Jul 21

Sky Report: July 17 – 23

The western sky 45 minutes after sunset on the 19th. The stars of Leo are included. Graphic created with SkySafariAstronomy.

Although we’re about to lose the evening planets they’ll go out with a bang. The night of the 19th is the best night to look, but all week they put on an interesting and ever-changing display you won’t want to miss. All you need is a low western horizon and a clear, dust-free and haze-fee sky. (And, as often, binoculars help greatly.)

On the 19th look low in the west about 45 minutes after sunset to see brilliant Venus only 7° above the horizon. Of course you can see Venus long before this, but this is about when you can also see the star Regulus, in Leo, which is almost 4° straight above Venus. Mars is 6° to the upper left of Regulus. To make it more interesting, the ultra-thin crescent moon, only 2 days after its new phase, lies 9° to the right of Venus. Mercury sits a scant 4° above the horizon, but it’s quite bright which gives you a chance to see it despite its low altitude. That’s quite a few planets, the moon, and a bright star in so small a patch of the sky.

To amplify the scene, Regulus is slightly but noticeably brighter than Mars. And Regulus is a blue-white star while Mars is an orange planet; the color difference is best seen with binoculars. The stars of Leo are above Regulus.

Venus is about to move between the earth and sun and it’s almost at its largest as seen through a telescope – and tripod mounted binoculars that are 10 power or greater. It’s a very thin crescent since the sun is lighting up mostly the back side as seen from earth.

The moon is the slimmest of crescents only 5% illuminated by the sun and no brighter than Venus. If the air is clear look for “earthshine” on the moon – sunlight reflected off the earth; the earth is virtually full as seen from the moon. Like Venus, the lit portion of the moon faces the sun and we see the dark side of the moon from earth. On the 20th the moon is less than 3° from Mars and you can see the two together in binoculars; the moon is also noticeably fuller then too.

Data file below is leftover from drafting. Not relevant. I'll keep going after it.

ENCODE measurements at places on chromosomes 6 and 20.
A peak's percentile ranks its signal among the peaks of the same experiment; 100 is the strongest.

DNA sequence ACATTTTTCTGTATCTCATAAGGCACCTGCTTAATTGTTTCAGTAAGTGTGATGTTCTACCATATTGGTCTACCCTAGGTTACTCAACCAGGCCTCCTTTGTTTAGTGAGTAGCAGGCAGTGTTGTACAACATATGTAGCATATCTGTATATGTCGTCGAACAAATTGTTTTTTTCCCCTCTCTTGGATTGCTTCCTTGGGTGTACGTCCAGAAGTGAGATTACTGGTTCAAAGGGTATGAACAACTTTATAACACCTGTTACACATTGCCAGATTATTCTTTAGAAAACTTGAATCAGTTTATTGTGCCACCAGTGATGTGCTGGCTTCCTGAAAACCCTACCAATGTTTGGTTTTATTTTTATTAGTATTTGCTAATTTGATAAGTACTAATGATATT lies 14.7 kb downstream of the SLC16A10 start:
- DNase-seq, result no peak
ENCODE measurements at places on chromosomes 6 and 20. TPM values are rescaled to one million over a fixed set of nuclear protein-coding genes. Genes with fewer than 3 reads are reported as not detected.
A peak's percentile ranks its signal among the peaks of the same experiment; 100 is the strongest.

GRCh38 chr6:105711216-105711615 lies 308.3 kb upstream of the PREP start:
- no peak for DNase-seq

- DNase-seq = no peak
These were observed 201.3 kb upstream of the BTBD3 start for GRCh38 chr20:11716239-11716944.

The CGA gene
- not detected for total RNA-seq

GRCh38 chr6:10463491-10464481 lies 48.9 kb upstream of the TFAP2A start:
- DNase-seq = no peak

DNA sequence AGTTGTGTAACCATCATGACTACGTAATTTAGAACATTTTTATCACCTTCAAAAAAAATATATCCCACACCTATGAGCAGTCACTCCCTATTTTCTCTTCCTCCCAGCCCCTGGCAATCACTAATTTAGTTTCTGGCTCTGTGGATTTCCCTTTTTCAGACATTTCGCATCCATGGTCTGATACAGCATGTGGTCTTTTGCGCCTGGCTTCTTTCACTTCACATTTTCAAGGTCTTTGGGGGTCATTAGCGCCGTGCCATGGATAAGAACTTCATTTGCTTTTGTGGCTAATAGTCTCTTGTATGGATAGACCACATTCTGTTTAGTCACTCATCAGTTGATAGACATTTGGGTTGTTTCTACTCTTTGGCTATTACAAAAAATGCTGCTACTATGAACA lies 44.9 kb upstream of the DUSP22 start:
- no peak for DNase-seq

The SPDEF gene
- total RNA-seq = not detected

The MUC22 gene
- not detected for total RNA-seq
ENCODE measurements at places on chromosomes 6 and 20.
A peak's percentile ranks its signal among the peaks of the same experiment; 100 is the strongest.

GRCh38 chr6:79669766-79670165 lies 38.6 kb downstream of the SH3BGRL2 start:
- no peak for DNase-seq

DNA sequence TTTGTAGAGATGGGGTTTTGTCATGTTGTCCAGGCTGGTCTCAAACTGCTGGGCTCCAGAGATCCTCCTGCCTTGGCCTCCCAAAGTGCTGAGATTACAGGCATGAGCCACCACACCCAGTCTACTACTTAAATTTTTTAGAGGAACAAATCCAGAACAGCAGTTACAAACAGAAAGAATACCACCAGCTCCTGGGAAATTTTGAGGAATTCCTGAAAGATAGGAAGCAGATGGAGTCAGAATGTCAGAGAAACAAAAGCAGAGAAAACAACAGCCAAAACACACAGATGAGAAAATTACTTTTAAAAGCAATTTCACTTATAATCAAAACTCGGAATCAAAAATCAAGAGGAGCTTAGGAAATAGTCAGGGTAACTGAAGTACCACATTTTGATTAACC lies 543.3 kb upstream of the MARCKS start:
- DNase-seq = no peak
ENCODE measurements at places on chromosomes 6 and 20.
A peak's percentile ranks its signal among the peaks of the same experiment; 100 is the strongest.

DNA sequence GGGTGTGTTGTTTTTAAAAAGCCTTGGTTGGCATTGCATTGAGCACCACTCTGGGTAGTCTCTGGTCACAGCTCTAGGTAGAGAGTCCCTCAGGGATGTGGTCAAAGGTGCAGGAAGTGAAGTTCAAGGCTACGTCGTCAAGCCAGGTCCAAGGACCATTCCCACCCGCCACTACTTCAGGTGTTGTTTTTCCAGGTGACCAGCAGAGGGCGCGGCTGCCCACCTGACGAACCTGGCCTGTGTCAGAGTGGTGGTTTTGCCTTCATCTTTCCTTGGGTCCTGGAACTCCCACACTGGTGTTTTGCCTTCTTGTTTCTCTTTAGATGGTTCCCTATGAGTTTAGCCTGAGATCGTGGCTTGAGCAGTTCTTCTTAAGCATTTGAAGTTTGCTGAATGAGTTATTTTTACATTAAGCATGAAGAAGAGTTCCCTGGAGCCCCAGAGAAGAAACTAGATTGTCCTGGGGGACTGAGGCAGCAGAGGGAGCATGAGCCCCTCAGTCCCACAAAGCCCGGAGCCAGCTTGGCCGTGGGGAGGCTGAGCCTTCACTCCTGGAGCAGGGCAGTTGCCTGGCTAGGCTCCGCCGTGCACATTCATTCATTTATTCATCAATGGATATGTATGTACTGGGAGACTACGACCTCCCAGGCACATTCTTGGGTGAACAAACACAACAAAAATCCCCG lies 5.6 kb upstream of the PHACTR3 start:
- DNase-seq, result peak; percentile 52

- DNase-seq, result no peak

Mercury is making an evening appearance and remains visible into next week, always low. On the 22nd it’s the same height as Venus but much fainter. Venus can guide the way to Mercury. Mercury too has phases but the planet is so small and so distant that they’re hard to see even with a decent telescope when the planet is so near the horizon (like Venus, look earlier during daylight when the planet is higher).

This is for the 19th, but look all week; there are changes night-by-night.

Saturn rises around midnight and shines with a yellowish light the rest of the night.

Jupiter rises around 2 a.m. and is brighter than anything else in the morning sky.

Stellar Vista Observatory provides portable telescopes and tripod mounted binocular kits on loan for free to residents and visitors in Kane County. Enhance your enjoyment of the night sky! To learn more, request a loan, or attend one of SVO’s free public star parties for 2023, visit https://stellarvistaobservatory.org/ or drop in to the Kane County Office of Tourism.

About the Author:

John Mosley was Program Supervisor of the Griffith Observatory in Los Angeles for 27 years and is the author of “Stargazing for Beginners” and “Stargazing with Binoculars and Telescopes”. He and his wife live in St. George where he continues to stargaze from his retirement home while serving on the advisory committee for Stellar Vista Observatory.

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